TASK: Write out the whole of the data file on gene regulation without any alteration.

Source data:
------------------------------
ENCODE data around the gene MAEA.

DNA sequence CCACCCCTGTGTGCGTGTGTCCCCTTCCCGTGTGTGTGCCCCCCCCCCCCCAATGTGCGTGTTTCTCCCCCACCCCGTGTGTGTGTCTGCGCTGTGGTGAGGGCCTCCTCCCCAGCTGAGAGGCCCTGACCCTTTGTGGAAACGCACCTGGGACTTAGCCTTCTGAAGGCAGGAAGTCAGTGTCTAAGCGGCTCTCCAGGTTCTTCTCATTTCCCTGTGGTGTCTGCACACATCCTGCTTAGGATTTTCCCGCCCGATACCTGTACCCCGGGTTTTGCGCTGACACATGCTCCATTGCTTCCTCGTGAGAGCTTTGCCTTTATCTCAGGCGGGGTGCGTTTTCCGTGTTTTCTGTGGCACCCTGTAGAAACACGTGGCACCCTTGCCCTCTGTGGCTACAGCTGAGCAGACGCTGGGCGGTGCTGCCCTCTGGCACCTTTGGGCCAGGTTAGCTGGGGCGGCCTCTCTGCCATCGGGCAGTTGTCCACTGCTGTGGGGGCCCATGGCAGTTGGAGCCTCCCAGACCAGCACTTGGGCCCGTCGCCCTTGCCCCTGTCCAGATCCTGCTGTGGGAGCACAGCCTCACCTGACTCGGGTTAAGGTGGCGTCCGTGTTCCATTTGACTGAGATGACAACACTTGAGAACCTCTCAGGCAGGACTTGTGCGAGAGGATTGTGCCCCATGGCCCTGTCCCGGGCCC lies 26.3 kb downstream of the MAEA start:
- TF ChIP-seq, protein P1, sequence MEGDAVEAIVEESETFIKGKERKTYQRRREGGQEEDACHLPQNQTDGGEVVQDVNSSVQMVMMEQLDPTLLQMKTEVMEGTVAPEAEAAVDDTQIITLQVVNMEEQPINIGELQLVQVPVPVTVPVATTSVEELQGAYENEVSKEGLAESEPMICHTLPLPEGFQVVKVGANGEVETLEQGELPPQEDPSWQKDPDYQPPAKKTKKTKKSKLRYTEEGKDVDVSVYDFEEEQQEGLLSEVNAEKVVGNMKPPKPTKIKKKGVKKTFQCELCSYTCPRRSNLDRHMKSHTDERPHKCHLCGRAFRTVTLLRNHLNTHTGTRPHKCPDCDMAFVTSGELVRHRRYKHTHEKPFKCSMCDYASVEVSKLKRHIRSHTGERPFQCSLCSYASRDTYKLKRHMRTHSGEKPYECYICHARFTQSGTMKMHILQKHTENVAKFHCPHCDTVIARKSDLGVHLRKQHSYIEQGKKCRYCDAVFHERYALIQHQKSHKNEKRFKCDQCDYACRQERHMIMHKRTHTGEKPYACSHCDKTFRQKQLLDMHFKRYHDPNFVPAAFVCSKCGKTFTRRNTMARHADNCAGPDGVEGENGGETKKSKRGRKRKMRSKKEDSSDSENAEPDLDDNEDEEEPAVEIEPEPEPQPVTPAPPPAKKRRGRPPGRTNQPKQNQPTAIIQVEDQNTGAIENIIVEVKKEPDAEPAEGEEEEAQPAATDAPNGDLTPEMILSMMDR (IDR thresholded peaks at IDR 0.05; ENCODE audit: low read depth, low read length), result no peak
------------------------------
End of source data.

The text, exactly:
ENCODE data around the gene MAEA.

DNA sequence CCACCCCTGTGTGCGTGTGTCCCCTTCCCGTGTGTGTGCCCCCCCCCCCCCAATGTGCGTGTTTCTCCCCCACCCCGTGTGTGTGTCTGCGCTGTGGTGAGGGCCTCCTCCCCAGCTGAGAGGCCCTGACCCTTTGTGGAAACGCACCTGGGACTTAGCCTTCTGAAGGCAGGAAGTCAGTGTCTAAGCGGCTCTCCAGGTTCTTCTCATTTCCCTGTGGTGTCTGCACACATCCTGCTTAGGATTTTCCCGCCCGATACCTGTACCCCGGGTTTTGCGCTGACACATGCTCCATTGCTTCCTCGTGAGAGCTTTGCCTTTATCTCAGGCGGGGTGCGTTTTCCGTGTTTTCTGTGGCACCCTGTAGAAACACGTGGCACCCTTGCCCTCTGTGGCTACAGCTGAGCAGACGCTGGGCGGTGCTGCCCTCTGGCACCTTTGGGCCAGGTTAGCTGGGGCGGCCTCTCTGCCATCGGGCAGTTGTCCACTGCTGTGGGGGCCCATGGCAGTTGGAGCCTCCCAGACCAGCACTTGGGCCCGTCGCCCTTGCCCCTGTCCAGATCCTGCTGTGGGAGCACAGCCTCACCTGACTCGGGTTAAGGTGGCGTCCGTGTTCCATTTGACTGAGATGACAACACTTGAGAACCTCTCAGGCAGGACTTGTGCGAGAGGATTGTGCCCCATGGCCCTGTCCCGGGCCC lies 26.3 kb downstream of the MAEA start:
- TF ChIP-seq, protein P1, sequence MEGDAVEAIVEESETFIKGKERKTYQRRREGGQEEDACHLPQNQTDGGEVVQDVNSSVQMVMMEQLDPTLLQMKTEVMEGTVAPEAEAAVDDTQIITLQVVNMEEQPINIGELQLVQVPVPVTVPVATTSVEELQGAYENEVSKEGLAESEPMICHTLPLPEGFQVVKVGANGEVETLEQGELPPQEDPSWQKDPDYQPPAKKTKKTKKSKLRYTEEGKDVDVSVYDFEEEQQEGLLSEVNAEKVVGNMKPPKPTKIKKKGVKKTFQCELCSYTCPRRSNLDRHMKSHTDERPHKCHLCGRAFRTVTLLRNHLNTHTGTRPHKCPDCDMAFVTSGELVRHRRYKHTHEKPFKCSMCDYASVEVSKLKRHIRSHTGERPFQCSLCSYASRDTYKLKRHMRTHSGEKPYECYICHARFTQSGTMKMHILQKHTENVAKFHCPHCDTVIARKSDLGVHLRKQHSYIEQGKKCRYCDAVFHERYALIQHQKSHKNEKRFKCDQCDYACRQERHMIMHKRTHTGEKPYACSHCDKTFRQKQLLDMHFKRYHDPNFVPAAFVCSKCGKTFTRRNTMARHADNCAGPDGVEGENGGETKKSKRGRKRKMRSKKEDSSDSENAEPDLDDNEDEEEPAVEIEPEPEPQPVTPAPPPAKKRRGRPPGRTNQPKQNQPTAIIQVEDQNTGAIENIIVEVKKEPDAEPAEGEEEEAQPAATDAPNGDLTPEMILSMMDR (IDR thresholded peaks at IDR 0.05; ENCODE audit: low read depth, low read length), result no peak